It’s noon and I’ve been working for hours at my kitchen table. It’s a bright table – I purchased the fabric from a market in São Tomé e Príncipe this past summer and when I sit there, a little bit of my beloved São Tomé is with me, too.

I work from home with Waveplace Foundation now, a really remarkable organization that works to bring digital media skills to kids in the Caribbean, Latin America and Africa by incorporating the use of laptops into their education systems. A year ago, I was essentially doing this job independently, on my first trip to São Tomé. A year out of college and about as jobless as it gets, I walked into the São João Secondary School as a volunteer and saw piles of unused laptops. Months later, I’m paid to make sure no school is left in the dark, like São João was.

When I’m not in another country actually teaching this stuff, I’m at home (but really all over the world, via the Internet) supporting current pilots and coordinating new ones.

Where I now live (insert jealousy here)

Working from home is a pretty sweet deal, especially for someone who’s never home (so then it becomes “working from the road”). I have yet to build a desk or an office. Oftentimes, my notes (and therefore my mind) are scattered in one place or another. In the past year, home has always been somewhere different for me. When we launched Go Girl back in October, I was in São Tomé. Then I was in New Hampshire, Wyoming, Haiti, Connecticut, St. John, and São Tomé again. For the past year, I have been a nomad, nearly always living out of a suitcase, wherever I was. Now, I have finally built a home base in North Carolina, just outside of Wilmington, where my front yard is the ocean and my backyard is a river inlet.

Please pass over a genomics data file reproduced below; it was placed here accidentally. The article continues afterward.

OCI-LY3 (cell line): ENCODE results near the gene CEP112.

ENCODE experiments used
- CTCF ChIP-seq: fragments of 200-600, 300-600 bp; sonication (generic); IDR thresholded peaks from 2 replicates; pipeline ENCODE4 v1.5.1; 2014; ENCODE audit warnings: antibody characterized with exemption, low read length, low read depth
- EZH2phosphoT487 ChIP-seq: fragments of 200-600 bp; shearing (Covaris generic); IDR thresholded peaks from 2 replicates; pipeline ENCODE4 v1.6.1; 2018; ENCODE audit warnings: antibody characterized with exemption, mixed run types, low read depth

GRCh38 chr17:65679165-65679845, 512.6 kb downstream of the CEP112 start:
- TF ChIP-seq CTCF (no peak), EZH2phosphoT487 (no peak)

Just cooking dinner at home is a treat.

At noon I’ve put in about three hours of work and the sun is blazing through our skylight. I’ve only got a few minutes, but I take that time to go across the street, strip down to a bikini and lay on the beach. When I get back I am rejuvenated, and ready to finish the rest of my work day. My boyfriend, Marvin, comes home in the evening, fresh from a 7-5 day at work. After eight months of deployment, it’s a treat to see him come home everyday and to make dinner together, knowing that he is safe and sound. It is because of Marvin that I have my job, though he doesn’t know it. My avid interest in Haiti, where his parents were born and raised, blossomed when we began dating. Now it is one of the primary locations where I work. Haitian Creole is our home’s second language.

Every few weeks, we have new neighbors. These ones are here for a week on vacation, those ones are here for a month doing military training. The turnover is faster than anywhere I have lived. It’s funny to be here for a likely two years – a lifetime when you’re in a vacation/military hotspot. I’m so used to being the one who is constantly saying goodbye. Yet now I have a relatively stable home, boyfriend and career.

I’m not usually one to make lists or put quotes in my writings, but I wanted to share some of the things that kept me going in a time of uncomfortable uncertainty:

“Everything has a good ending. If it doesn’t, it’s not the end yet.” From the Brazilian film, Deus é Brasileiro (God is Brazilian).

“I long, as does every human being, to be at home wherever I find myself.” -Maya Angelou

“Let nothing perturb you, nothing frighten you. All things pass. God does not change. Patience achieves everything.” Mother Teresa

To you fellow nomads, job seekers, underconfident: take heart. Things will work out for you in ways you could never imagine or expect.

Happy Birthday, Go Girl!